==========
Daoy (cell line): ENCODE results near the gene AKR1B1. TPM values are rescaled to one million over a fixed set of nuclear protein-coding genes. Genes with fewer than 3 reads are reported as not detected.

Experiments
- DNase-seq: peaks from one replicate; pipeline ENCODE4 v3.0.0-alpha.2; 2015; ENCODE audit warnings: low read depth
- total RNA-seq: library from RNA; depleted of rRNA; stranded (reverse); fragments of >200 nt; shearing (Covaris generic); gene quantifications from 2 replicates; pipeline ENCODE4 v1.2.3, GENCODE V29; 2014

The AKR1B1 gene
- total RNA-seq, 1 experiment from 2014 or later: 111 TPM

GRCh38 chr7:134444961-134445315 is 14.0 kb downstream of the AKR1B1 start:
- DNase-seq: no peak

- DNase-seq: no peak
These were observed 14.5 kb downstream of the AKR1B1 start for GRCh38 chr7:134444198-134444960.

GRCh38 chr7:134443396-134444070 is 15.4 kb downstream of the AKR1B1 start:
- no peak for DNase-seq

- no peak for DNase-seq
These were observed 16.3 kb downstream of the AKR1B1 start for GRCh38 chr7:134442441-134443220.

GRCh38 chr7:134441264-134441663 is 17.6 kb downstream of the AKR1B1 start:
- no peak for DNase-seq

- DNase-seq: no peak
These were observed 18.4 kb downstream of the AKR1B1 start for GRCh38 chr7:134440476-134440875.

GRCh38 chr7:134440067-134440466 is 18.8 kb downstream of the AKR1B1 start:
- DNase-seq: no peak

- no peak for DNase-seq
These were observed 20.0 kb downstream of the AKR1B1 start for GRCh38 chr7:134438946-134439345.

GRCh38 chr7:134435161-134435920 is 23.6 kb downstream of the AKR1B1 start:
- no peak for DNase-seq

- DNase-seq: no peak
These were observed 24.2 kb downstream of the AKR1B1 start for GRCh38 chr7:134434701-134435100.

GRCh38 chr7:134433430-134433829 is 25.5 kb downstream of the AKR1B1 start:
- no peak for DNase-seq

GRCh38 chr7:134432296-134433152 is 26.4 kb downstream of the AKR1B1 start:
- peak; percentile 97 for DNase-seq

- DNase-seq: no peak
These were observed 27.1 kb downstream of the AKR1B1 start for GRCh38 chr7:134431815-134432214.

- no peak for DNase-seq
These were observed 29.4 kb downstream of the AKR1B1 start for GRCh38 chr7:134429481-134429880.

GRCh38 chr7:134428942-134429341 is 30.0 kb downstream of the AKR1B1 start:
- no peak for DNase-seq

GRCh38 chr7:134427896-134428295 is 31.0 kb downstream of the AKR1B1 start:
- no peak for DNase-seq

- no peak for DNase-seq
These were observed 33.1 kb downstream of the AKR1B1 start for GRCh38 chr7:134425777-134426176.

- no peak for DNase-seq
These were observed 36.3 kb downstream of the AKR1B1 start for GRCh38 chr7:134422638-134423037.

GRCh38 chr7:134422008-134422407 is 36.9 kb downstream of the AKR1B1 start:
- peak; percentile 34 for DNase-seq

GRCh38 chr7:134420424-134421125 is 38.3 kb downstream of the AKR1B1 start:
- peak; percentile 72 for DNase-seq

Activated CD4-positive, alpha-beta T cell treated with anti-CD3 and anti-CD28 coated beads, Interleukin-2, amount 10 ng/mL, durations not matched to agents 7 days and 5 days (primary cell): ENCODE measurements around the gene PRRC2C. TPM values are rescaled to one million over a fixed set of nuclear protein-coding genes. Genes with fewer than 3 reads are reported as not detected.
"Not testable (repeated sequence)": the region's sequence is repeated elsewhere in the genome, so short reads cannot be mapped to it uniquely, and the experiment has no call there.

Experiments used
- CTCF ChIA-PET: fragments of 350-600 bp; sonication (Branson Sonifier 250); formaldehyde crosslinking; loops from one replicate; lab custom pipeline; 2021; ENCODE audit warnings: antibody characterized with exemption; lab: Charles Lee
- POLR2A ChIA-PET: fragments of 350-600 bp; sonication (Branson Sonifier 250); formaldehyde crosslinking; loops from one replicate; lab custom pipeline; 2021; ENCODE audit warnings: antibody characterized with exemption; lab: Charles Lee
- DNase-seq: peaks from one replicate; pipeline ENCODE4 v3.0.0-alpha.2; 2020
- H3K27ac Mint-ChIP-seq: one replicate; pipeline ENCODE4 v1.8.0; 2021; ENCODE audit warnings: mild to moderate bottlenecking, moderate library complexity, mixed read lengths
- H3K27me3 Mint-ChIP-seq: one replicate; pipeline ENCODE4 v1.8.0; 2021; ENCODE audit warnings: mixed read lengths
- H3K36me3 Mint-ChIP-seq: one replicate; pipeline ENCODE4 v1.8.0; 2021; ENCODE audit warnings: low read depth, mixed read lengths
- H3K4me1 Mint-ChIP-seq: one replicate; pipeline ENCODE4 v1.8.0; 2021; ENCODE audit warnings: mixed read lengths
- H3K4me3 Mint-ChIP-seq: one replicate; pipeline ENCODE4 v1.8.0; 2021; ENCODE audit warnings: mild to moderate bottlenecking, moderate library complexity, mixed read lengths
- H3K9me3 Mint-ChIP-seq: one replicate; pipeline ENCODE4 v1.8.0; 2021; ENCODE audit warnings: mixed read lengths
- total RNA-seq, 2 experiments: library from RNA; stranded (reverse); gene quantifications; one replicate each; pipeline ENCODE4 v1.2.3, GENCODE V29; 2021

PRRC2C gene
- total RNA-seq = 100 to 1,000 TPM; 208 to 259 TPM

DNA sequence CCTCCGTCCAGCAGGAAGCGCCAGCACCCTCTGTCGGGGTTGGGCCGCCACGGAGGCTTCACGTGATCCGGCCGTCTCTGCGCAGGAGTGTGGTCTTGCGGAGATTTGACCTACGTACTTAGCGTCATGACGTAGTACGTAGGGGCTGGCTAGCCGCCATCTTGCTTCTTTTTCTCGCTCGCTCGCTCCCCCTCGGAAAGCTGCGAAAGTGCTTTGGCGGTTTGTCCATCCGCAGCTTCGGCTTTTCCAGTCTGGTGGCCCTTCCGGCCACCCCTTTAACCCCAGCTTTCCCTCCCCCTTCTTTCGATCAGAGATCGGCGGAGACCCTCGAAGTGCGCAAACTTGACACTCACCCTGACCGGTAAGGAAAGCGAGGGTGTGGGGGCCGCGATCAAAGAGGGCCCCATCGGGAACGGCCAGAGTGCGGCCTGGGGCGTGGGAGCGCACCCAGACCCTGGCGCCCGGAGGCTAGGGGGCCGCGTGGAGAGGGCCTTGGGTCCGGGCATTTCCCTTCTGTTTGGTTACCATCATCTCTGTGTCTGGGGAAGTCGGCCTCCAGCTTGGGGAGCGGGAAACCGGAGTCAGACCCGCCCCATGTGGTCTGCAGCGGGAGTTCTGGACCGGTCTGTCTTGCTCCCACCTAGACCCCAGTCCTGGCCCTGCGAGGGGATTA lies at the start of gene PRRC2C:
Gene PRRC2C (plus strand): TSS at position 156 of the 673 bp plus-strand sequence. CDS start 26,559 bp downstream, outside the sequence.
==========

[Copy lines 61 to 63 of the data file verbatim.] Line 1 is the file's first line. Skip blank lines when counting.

- total RNA-seq = 100 to 1,000 TPM; 208 to 259 TPM

DNA sequence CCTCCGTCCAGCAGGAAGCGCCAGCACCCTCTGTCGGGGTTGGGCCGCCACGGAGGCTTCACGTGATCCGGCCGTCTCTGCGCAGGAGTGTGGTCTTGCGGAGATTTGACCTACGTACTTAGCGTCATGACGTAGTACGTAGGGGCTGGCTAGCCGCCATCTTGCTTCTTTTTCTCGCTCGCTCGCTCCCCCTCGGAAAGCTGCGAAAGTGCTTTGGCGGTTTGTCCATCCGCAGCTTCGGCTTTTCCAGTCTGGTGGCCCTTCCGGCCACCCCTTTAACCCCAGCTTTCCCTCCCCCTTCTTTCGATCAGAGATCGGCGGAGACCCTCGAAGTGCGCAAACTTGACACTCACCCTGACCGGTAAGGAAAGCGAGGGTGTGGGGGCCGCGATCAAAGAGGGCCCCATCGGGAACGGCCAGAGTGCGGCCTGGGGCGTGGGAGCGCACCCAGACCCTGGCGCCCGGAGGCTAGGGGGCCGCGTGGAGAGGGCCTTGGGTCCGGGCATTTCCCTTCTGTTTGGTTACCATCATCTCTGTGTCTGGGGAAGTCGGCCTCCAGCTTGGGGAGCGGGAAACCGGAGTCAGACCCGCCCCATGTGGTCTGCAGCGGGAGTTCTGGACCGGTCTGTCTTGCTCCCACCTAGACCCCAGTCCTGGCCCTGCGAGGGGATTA lies at the start of gene PRRC2C:
Gene PRRC2C (plus strand): TSS at position 156 of the 673 bp plus-strand sequence. CDS start 26,559 bp downstream, outside the sequence.